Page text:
5 Financial Milestones for Healthcare Professionals under 30

This post is inspired by a story shared with me by a friend on 10 Financial Milestones Successful People Hit Before They Turn 30.  While many of the milestones mentioned also apply to healthcare trainees, our unique career choice and the sacrifices we make demand a different set of priorities.  Here are what I consider the 5 most important financial milestones for healthcare trainees to hit before they turn 30.

  1. Have a plan for your student debt - according to the AAMC, 84% of all 2014 medical school graduates owe education debt with a median value of $180,000.  For many of us, our student debt is the largest liability in our young financial lives.  While it is unlikely for a medical trainee to generate enough income to pay off such a substantial amount before age 30, you should have an idea of how you can pay it off in the future.  Whether you are planning to refinance, enter a loan forgiveness program, standard repayment plan, income based repayment plan or one of the other payment options, it will serve you well to establish a plan.
  2. Know your assets and liabilities - while your student debt may be your largest liability, we all have other obligations as well.  Part of planning for the future is knowing where you are today.  Luckily for us, both assets and liabilities are relatively easy to track: your assets are your income, your car, your house, computer etc.  Your liabilities are your student loans, mortgage, car loan, credit card debt and any other bills.  Do not be discouraged if your net worth comes out to a negative value - your student debt will likely overwhelmed all of your assets.  If you don't feel like adding everything up manually, mint.com offer a free service for keeping track of all your financial accounts.
  3. Have a monthly budget - A budget is a spending plan for your monthly income.  Knowing your assets and liabilities gives you a snapshot in time of your financial health.  A budget will give you an idea of how that will change.  The relationship between the two is much like the relationship between speed and acceleration - it's important to know that you are going 60 mph, but it's equally important to know whether you are speeding up or slowing down.  If you are looking for a free and simple budgeting tool, check out EveryDollar by Dave Ramsey.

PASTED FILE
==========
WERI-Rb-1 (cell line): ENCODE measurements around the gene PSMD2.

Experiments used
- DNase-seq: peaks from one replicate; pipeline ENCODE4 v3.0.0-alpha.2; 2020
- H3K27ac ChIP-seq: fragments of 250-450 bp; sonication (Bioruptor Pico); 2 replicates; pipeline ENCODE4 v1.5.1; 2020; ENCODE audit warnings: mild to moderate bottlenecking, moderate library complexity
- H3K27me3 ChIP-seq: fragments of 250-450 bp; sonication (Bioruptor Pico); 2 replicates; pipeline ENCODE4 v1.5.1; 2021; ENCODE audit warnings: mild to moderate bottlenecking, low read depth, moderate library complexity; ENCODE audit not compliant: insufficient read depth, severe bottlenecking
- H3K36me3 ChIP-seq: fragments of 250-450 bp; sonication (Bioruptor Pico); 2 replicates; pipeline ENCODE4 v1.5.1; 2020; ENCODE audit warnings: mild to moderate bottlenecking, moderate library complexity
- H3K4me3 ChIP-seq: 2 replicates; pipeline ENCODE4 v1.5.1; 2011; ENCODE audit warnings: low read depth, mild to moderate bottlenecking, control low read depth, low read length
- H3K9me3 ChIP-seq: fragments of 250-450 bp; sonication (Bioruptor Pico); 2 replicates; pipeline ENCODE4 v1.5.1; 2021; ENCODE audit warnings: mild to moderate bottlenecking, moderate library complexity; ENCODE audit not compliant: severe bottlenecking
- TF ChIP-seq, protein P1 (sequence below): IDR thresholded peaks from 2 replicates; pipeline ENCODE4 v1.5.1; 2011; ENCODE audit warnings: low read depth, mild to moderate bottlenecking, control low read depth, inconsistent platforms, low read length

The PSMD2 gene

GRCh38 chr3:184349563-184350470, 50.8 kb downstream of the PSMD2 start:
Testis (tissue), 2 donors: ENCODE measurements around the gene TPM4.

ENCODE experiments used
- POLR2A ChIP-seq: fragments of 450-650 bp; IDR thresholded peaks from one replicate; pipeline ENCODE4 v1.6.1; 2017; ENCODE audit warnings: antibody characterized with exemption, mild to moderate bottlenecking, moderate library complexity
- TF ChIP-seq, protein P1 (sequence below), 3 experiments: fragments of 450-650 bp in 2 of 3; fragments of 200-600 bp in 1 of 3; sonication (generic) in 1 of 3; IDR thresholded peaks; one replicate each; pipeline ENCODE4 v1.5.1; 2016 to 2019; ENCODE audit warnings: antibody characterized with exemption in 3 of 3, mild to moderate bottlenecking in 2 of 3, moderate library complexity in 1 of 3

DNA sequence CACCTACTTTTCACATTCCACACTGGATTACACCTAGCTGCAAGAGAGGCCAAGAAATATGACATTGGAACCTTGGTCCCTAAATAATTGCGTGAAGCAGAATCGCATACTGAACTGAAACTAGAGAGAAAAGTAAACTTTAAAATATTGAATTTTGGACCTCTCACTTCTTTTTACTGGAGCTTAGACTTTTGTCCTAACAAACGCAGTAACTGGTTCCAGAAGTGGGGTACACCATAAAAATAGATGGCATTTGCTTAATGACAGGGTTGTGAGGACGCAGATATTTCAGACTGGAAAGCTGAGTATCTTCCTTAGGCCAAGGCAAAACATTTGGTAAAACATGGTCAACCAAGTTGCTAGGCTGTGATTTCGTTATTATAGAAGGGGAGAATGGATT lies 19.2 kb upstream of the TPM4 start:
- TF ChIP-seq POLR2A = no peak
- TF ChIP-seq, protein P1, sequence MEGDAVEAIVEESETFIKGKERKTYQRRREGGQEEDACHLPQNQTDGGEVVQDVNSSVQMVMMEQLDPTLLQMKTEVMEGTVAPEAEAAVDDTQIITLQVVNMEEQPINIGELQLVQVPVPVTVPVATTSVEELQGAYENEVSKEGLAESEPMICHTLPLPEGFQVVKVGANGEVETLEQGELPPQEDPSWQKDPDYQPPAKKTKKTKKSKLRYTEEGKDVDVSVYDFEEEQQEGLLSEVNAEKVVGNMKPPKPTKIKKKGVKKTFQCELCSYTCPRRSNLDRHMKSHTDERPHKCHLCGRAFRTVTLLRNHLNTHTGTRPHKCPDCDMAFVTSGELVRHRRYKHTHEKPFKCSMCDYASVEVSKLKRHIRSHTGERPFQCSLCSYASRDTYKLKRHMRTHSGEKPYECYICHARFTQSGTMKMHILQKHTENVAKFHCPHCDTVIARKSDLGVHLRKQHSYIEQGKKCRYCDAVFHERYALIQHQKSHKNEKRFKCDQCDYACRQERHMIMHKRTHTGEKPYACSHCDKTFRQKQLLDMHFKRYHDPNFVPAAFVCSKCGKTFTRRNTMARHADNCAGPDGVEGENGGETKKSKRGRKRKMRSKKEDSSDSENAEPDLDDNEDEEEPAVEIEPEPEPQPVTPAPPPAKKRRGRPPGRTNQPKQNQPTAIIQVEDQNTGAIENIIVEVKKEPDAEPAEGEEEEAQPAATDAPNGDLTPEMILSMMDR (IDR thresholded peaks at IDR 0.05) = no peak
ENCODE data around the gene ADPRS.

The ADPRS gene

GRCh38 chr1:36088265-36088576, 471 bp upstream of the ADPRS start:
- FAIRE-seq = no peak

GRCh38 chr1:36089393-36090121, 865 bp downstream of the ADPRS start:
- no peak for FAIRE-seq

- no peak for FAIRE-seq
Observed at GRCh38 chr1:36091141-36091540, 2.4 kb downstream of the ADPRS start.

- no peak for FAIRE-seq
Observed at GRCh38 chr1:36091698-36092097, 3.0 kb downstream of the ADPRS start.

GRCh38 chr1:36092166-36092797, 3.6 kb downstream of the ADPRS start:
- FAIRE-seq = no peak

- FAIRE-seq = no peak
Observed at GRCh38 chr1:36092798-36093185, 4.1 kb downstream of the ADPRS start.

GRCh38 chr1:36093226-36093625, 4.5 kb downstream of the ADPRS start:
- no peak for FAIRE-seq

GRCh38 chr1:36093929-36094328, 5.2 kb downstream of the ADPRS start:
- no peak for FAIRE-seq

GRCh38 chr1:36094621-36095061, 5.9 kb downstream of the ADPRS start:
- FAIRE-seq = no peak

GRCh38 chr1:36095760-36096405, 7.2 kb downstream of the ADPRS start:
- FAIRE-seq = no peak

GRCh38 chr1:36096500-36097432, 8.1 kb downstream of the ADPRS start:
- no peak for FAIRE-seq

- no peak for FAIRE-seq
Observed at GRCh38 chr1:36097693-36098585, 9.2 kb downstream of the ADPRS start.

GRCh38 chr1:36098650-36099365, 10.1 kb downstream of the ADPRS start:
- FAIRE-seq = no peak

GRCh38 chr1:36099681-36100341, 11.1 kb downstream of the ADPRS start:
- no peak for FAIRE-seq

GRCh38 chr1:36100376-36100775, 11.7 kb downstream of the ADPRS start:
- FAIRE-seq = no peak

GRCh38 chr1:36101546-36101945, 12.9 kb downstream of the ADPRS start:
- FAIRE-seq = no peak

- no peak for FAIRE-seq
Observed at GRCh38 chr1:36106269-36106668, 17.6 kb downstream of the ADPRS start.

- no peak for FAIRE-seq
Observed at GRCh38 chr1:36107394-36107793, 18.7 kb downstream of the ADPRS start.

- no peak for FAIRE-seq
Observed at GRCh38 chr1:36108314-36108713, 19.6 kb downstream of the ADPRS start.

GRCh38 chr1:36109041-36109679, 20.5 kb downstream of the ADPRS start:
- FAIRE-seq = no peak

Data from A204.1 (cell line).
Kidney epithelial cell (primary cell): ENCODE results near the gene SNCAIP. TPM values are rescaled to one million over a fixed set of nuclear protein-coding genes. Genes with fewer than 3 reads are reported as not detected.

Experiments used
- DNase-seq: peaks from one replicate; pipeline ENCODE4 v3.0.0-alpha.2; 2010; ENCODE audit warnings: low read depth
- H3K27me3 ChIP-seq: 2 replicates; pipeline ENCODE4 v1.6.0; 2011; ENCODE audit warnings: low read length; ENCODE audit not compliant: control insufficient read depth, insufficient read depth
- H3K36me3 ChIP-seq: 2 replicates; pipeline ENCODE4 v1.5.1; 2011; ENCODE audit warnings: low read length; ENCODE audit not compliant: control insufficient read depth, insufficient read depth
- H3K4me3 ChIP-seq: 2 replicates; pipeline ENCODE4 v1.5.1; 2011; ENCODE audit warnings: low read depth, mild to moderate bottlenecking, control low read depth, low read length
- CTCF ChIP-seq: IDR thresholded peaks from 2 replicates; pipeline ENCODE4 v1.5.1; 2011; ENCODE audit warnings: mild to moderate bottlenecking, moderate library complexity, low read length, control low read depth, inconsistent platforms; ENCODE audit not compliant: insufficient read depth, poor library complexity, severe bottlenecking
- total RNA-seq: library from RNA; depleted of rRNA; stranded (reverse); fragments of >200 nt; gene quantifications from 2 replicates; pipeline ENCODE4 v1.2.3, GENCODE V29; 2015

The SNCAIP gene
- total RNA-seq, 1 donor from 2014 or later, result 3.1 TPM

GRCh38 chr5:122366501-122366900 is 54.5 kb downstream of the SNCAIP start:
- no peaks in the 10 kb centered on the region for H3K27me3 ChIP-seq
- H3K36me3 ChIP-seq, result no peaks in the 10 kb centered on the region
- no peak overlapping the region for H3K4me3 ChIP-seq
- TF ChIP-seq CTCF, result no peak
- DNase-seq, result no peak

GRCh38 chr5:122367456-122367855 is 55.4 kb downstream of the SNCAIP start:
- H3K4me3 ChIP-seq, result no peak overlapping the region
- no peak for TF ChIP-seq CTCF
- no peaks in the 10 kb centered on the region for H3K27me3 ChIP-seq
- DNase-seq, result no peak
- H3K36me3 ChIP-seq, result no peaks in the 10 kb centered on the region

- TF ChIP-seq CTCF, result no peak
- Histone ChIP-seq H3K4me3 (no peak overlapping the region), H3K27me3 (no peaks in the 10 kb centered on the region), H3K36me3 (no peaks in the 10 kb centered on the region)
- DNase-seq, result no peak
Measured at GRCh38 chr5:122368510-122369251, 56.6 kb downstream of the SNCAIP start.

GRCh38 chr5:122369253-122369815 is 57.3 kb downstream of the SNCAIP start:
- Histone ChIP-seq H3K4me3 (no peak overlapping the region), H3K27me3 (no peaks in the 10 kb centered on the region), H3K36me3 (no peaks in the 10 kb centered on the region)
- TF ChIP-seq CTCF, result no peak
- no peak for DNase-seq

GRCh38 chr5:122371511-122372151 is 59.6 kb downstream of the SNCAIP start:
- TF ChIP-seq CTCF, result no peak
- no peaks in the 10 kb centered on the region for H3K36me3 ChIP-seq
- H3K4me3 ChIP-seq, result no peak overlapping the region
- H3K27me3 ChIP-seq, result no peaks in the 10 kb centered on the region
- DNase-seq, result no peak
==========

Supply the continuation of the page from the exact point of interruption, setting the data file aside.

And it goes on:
4. Have an emergency fund - You should have an emergency fund.  Most of us are well insured against car accidents and illnesses.  However, every insurance plan has a deductible.  An emergency fund does not have to be a large amount of money but it does have to be readily accessible.  I recommend at least $1,000 in a simple, no frills savings account.
  5. Started a 401k/403b/IRA or any other investment portfolio - investing has been a recurring topic on the White Coat Money blog.  Whenever I speak with a medical student or resident about investing, the reply I often get is "after all the expenses, I just don't have anything extra left to invest with."  However, the reason why you should invest now is not the absolute dollar value your investment will generate, rather it is to start a good habit - even if it's only $100/month.  Like one of my Interventional Radiology attendings always say referring to planning and patient positioning prior to a procedure - "get in the habit of setting yourself up for success."